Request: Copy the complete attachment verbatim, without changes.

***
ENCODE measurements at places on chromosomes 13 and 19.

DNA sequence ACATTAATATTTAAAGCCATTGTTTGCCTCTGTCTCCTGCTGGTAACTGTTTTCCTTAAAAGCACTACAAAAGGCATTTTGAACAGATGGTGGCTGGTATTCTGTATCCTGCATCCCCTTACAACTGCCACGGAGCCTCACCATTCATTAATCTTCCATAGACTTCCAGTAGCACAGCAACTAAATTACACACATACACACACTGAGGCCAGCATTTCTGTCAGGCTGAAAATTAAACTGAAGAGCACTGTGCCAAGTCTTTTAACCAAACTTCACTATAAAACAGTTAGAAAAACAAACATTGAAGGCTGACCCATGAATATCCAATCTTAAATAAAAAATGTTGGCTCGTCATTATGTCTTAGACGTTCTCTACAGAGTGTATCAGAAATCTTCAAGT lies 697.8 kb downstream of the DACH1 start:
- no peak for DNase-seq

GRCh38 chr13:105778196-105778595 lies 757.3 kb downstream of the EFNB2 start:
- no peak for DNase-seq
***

ENCODE measurements at places on chromosomes 13 and 19.

DNA sequence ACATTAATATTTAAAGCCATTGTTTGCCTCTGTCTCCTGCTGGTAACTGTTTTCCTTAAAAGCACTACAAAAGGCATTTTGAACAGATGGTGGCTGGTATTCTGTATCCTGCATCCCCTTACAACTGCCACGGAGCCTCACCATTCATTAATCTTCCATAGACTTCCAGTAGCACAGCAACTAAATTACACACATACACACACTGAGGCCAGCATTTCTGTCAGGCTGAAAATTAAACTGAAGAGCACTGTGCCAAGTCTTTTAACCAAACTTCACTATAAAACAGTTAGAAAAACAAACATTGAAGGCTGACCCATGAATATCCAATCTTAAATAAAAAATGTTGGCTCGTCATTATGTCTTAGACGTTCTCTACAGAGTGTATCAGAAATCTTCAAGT lies 697.8 kb downstream of the DACH1 start:
- no peak for DNase-seq

GRCh38 chr13:105778196-105778595 lies 757.3 kb downstream of the EFNB2 start:
- no peak for DNase-seq